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Dwarf Violet Iris Iris verna

Other Common Name(s):

This plant has low severity poison characteristics.
See below
Description

Dwarf Iris is a herbaceous, flowering, perennial native to the eastern United States. Depending on the variety, it is native to all regions of North Carolina. In native environments, it most often occurs in nutrient-poor acidic soils of open to semi-shaded woodlands. Dwarf Iris is a small, fragrant Iris with leaves that are narrower and straighter than those of Iris cristata, and blossoms that appear on short stalks in early spring before the leaves appear. Additionally the flowers lack the crested ridges that are found on the sepals and the flowers are strongly scented.

Dwarf Iris prefers sunny or shaded sites with moist, occasionally dry, acidic soil. It typically creates colonies of flowering plants from rhizomes that are deeply buried. Use this plant in the border of the native garden, but be sure to give it some afternoon protection from the sun.

Diseases, Insect Pests, and Other Plant Problems:

No known diseases or insect pests. Will do well in poor soils.

See this plant in the following landscape:
Cultivars / Varieties:
  • var. smalliana
    Dy rocky woodlands and forests of the MTs and Piedmont
  • var. verna
    Longleaf pine sandhills, dry, rocky forests and woodlands (rare in NC Piedmont, common in the Coastal Plain)
var. smalliana, var. verna
Tags:
#fragrant flowers#NC native#herbaceous perennials#native wildflower#flowers early spring#native bulb#problem for cats#problem for dogs#problem for horses#Audubon
 
Cultivars / Varieties:
  • var. smalliana
    Dy rocky woodlands and forests of the MTs and Piedmont
  • var. verna
    Longleaf pine sandhills, dry, rocky forests and woodlands (rare in NC Piedmont, common in the Coastal Plain)
var. smalliana, var. verna
Tags:
#fragrant flowers#NC native#herbaceous perennials#native wildflower#flowers early spring#native bulb#problem for cats#problem for dogs#problem for horses#Audubon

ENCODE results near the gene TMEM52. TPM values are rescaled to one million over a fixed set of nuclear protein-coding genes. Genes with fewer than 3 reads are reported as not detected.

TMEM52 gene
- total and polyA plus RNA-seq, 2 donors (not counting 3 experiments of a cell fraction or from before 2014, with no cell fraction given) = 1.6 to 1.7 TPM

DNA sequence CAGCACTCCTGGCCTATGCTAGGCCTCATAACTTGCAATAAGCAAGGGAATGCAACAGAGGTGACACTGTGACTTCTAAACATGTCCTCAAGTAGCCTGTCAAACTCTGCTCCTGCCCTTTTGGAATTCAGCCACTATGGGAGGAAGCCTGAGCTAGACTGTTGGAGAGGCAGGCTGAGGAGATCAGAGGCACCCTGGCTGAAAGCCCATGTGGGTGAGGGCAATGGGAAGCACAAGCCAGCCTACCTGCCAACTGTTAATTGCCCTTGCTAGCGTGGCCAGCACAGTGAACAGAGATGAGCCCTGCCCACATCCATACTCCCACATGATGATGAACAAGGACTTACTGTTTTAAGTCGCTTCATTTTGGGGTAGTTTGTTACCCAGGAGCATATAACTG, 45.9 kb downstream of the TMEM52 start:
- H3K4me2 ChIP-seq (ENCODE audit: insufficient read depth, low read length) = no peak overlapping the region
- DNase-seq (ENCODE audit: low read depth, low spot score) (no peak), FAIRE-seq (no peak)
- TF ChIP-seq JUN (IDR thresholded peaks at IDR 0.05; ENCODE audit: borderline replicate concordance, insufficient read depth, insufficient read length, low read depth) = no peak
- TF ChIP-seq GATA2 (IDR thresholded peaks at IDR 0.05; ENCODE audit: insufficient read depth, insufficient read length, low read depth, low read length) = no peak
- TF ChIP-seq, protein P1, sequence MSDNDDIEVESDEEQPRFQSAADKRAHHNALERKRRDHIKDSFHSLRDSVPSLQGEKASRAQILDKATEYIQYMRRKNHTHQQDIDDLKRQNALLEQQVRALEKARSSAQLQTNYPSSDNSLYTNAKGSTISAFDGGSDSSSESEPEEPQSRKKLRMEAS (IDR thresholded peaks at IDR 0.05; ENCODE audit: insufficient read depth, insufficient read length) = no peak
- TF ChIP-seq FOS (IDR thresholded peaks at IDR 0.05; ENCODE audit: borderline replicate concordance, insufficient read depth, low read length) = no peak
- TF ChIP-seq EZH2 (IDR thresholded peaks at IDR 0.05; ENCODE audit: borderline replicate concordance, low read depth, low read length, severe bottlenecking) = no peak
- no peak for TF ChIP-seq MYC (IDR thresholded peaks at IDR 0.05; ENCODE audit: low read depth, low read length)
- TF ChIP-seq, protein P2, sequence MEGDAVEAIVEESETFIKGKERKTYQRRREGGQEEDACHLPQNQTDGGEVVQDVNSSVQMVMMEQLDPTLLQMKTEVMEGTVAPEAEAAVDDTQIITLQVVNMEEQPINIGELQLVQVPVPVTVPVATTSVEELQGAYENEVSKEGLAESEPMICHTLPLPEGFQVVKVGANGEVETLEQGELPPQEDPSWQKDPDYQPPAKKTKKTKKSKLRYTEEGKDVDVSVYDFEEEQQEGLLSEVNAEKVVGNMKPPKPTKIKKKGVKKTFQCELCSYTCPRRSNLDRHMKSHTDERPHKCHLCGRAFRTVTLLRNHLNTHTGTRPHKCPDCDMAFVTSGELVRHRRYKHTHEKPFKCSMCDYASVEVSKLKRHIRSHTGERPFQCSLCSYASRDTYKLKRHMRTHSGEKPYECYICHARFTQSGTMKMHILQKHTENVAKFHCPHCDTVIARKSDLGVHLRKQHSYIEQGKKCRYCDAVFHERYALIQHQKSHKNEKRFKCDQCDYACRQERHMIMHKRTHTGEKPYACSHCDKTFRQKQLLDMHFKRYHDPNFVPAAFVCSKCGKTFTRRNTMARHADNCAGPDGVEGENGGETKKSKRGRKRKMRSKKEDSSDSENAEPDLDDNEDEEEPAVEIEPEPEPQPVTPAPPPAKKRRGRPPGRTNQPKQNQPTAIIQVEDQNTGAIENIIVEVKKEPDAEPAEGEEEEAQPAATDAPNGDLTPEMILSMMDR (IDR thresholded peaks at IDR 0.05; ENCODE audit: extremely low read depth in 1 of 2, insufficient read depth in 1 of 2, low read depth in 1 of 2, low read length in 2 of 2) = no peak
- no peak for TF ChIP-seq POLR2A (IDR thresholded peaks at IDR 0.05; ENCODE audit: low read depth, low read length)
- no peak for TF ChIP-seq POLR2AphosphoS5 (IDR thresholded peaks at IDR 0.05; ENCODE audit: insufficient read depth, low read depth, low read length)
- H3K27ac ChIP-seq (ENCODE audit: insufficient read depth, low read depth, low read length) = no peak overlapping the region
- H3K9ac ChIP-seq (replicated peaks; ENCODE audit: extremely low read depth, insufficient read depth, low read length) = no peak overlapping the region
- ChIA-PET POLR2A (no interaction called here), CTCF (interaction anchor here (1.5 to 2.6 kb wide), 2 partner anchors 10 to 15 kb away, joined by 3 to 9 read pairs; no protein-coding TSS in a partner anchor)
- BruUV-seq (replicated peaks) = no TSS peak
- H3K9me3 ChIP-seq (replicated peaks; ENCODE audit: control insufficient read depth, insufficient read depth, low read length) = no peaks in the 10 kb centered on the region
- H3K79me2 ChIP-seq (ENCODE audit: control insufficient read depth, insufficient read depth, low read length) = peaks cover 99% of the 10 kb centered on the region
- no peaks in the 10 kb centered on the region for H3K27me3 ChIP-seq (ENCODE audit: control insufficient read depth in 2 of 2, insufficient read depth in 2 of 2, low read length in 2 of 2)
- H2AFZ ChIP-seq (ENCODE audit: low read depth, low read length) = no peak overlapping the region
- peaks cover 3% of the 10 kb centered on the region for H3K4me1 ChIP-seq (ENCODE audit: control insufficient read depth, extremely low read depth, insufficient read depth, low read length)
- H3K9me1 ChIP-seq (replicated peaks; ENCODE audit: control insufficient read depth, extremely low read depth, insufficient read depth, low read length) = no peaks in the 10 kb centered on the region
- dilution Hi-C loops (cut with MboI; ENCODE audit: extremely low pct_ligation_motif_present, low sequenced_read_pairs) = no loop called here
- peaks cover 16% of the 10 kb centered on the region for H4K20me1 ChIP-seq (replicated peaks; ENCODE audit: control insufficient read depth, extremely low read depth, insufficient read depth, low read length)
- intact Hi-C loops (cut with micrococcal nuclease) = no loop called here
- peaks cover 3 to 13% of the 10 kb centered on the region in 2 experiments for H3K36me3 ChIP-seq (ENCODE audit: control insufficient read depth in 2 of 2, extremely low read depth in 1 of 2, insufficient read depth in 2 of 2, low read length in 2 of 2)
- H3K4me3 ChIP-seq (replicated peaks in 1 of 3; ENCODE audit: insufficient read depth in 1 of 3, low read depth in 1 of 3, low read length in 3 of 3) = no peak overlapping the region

• Attributes:
    Genus:
    Iris
    Species:
    verna
    Family:
    Iridaceae
    Life Cycle:
    Bulb
    Perennial
    Recommended Propagation Strategy:
    Division
    Seed
    Country Or Region Of Origin:
    Eastern United States
    Distribution:
    New York south to Florida and west to Mississippi River.
  • Whole Plant Traits:
    Plant Type:
    Bulb
    Herbaceous Perennial
    Native Plant
    Woody Plant Leaf Characteristics:
    Semi-evergreen
    Habit/Form:
    Clumping
    Erect
    Spreading
    Maintenance:
    Low
  • Cultural Conditions:
    Light:
    Partial Shade (Direct sunlight only part of the day, 2-6 hours)
    Soil Texture:
    Clay
    Loam (Silt)
    Soil pH:
    Acid (<6.0)
    Soil Drainage:
    Good Drainage
    Moist
    Occasionally Dry
    NC Region:
    Coastal
    Mountains
    Piedmont
    USDA Plant Hardiness Zone:
    6b, 6a, 7a, 8a, 8b
  • Fruit:
    Display/Harvest Time:
    Fall
    Fruit Type:
    Capsule
    Fruit Description:
    Capsules 3-angled with single ridge at each angle, almost hidden in bases of spathes.
  • Flowers:
    Flower Color:
    Blue
    Brown/Copper
    Purple/Lavender
    White
    Flower Inflorescence:
    Head
    Flower Value To Gardener:
    Fragrant
    Showy
    Flower Bloom Time:
    Spring
    Flower Shape:
    Tubular
    Flower Size:
    1-3 inches
    Flower Description:
    Intensely fragrant flowers are light to deep blue or violet with a golden yellow signal. Rarely flowers are white. Flowers appear on 2 inch stalks before leaf growth begins.
  • Leaves:
    Woody Plant Leaf Characteristics:
    Semi-evergreen
    Leaf Color:
    Green
    Purple/Lavender
    Red/Burgundy
    Leaf Type:
    Sheath
    Simple
    Leaf Shape:
    Obovate
    Hairs Present:
    No
    Leaf Length:
    > 6 inches
    Leaf Width:
    1-3 inches
    Leaf Description:
    Sword-shaped leaves, about 6 to 10 inches long, fairly narrow with reddish/purple base.
  • Stem:
    Stem Is Aromatic:
    No
  • Landscape:
    Landscape Location:
    Lawn
    Naturalized Area
    Landscape Theme:
    Drought Tolerant Garden
    Native Garden
    Design Feature:
    Mass Planting
    Attracts:
    Bees
    Pollinators
    Resistance To Challenges:
    Poor Soil
    Problems:
    Problem for Cats
    Problem for Dogs
    Problem for Horses
  • Poisonous to Humans:
    Poison Severity:
    Low
    Poison Symptoms:
    Salivation, vomiting, drooling, lethargy, diarrhea. Highest concentration in rhizomes. Can be toxic to cattle if ingested.
    Poison Toxic Principle:
    Irisin
    Causes Contact Dermatitis:
    No
    Poison Part:
    Roots
    Sap/Juice